Everyone knows that there is only so much change that is possible while there is still an obstructionist Senate. But even Trump has been able to make some changes,, even without legislative support (even from Republicans) and the opportunity to make appointments for federal judges is not unimportant.
Professor Griff
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OaktownBear said:


As to the rest, I think Bernie can run a successful campaign in the general, but the numbers in Iowa and particularly in New Hampshire should give pause. He was in a neighboring state. He couldn't come close to the vote that he got in 2016. 1/3 of the people that voted for him last time didn't vote for him. He barely beat a three year old from Indiana. The percentage of votes going to moderate candidates was much higher than liberal candidates - they are just splitting the vote right now.
https://img.nbc.com/mpx-static/image/199/959/150428_2862485_Unfrozen_Caveman_Lawyer.jpg

Ladies and gentlemen of the jury, I'm just a caveman. I fell on some ice and later got thawed out by some of your scientists. Your world frightens and confuses me! Sometimes, I eat a pizza and I wonder if some higher power sent it down from the heavens.

I don't know! My primitive mind can't grasp these concepts

But there is one thing I do know when that pizza is sliced into two pieces, those pieces are a lot larger than when I slice that pizza into eight pieces. Is it reasonable to expect that one man in a contest where five people are splitting up 90% of that pizza should have 60% of that pizza to himself like he did in 2016? Is it reasonable to expect that a man who got that portion of the pizza in 2016 partly because many of the other cavemen hated the cavewoman who wanted the other 40% of that pizza and wanted anybody else but her to enjoy that delicious gift from the heavens? Or is it more reasonable to think that a man in a five man race getting 1/4 of that pizza in the first two pizza parties is doing above average?

I hereby submit that my client should be awarded the 2020 Democratic nomination and $3 million in compensatory damages for biased media reporting and poor logic from other pizza eating analysts.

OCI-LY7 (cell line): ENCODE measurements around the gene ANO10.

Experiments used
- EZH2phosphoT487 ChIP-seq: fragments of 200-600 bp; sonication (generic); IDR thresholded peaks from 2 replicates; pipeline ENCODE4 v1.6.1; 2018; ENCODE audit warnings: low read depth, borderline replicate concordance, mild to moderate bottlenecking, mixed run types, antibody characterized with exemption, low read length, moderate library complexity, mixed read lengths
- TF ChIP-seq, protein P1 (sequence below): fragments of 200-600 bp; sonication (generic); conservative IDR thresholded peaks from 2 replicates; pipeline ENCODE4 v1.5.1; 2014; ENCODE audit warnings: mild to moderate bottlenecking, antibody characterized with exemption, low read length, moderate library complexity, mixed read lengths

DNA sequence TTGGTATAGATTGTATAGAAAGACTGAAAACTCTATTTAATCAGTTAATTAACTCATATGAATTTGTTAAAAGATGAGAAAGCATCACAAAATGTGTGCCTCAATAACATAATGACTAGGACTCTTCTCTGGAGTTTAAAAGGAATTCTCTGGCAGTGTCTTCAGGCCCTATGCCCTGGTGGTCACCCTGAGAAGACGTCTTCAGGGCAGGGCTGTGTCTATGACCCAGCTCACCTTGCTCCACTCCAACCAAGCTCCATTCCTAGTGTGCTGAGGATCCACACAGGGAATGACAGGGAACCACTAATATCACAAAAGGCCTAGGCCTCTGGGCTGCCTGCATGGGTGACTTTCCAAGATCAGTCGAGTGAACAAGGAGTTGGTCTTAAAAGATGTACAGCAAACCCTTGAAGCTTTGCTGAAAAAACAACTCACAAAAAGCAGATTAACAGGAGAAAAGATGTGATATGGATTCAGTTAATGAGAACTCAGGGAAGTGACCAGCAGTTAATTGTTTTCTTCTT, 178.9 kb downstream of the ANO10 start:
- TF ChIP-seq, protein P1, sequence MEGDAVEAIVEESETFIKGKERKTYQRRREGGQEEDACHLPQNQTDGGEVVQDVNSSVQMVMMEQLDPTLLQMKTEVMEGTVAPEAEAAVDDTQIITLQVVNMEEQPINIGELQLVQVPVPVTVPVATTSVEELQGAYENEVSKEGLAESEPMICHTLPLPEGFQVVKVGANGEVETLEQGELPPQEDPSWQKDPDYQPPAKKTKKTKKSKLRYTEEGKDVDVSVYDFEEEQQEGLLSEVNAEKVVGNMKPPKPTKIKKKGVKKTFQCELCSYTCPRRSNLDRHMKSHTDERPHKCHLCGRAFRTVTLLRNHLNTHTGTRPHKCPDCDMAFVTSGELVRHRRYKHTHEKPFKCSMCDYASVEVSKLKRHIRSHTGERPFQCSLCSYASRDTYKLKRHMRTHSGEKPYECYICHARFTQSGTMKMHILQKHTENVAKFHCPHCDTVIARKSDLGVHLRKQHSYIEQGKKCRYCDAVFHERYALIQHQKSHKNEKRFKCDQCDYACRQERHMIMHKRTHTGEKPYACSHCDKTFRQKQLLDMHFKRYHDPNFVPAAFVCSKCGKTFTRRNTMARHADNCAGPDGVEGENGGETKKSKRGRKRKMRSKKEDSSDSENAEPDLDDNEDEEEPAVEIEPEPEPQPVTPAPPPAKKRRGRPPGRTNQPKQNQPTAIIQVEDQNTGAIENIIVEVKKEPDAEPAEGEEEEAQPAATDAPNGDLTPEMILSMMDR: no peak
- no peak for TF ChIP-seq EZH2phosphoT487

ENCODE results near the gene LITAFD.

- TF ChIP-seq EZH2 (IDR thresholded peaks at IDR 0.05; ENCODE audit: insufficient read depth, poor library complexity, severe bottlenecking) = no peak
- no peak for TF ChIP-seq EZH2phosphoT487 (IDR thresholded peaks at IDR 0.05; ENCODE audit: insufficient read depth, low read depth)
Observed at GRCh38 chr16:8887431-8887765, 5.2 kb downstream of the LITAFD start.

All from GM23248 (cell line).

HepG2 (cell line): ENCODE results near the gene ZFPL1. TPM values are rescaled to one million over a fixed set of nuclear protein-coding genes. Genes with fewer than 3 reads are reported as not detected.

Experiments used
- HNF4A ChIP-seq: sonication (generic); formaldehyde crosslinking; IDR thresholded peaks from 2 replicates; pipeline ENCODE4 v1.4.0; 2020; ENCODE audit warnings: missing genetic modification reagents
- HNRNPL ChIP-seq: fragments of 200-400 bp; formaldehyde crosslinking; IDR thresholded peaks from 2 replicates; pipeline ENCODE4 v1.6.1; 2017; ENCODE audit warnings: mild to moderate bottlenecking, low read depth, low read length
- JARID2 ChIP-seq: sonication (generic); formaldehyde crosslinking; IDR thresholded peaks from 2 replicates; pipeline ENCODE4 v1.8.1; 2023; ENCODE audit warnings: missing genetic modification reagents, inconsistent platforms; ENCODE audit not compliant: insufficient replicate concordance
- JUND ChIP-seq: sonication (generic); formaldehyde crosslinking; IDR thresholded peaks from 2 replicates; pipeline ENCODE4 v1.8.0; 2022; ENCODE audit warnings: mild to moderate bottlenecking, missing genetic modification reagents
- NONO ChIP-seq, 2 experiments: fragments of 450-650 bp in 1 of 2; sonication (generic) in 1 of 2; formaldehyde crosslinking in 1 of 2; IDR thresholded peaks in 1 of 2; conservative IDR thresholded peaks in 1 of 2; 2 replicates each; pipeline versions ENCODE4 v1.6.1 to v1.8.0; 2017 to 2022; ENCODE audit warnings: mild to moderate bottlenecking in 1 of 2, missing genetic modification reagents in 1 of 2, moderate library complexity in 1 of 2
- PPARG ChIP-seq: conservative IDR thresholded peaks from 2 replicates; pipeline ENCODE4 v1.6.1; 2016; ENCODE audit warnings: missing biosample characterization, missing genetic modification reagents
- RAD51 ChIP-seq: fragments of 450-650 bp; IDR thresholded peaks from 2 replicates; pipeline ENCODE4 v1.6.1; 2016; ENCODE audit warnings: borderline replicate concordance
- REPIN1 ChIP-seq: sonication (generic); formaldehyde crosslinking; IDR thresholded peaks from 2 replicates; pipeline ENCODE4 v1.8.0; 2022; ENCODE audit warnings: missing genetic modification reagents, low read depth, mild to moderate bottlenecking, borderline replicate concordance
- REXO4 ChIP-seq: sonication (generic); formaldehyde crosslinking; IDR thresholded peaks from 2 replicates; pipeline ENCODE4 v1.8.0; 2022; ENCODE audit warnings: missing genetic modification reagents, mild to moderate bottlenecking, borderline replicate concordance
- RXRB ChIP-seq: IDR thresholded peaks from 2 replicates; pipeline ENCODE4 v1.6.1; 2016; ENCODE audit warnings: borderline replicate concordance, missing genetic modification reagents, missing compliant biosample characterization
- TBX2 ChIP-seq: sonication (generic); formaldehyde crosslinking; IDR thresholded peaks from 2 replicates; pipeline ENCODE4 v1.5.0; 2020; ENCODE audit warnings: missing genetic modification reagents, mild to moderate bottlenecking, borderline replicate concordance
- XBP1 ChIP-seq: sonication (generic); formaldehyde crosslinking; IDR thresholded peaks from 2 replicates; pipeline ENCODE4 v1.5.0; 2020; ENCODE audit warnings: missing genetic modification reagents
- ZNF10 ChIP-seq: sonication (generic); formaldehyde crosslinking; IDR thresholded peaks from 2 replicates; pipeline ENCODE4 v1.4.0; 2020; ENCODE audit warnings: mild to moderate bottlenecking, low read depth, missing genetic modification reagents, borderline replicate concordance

Thank you.
OaktownBear
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sycasey said:

BerlinerBaer said:

sycasey said:

bearister said:

Oaktown, your post very much impresses me.
Yup, it's all pretty spot-on. Nevada will be interesting in seeing where the moderate and non-white vote goes with Biden looking like a loser. If Bernie can pick up most of the latter then he's clearly got the inside track to win the nomination. If not, it's still wide open.

Not sure what to take out of New Hampshire. Yes, it should be good for Bernie in that it's a neighboring state, but the primary electorate there is also older and whiter than the typical Democratic voter base, which would not be good for him (and would be good for Pete and Amy). So maybe I'll call it a push.
I don't understand the neighboring state argument. Did Californians care any more about John McCain than people from other states just because he was right across the state line? These are nationally recognized politicians. The only argument I'd buy is that neighboring states are often similar demographically
I think it's a more valid argument in New England than the West Coast. Out there you can drive through 4 or 5 states in the same amount of time it takes to drive the length of California.


The idea that a Vermont senator and a Massachusetts senator do not have advantages in New Hampshire is ludicrous. They share media markets. They are tiny. It takes about as long to get to Vermont from any point in New Hampshire as it does to get to Sacramento from the Bay Area.

It is like saying that you don't think New Hampshire people root for the Red Sox because Bay Area fans don't root for the Diamondbacks
Anarchistbear
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Southern New Hampshire is commuting territory for Greater Boston and full of ex Mass residents
tequila4kapp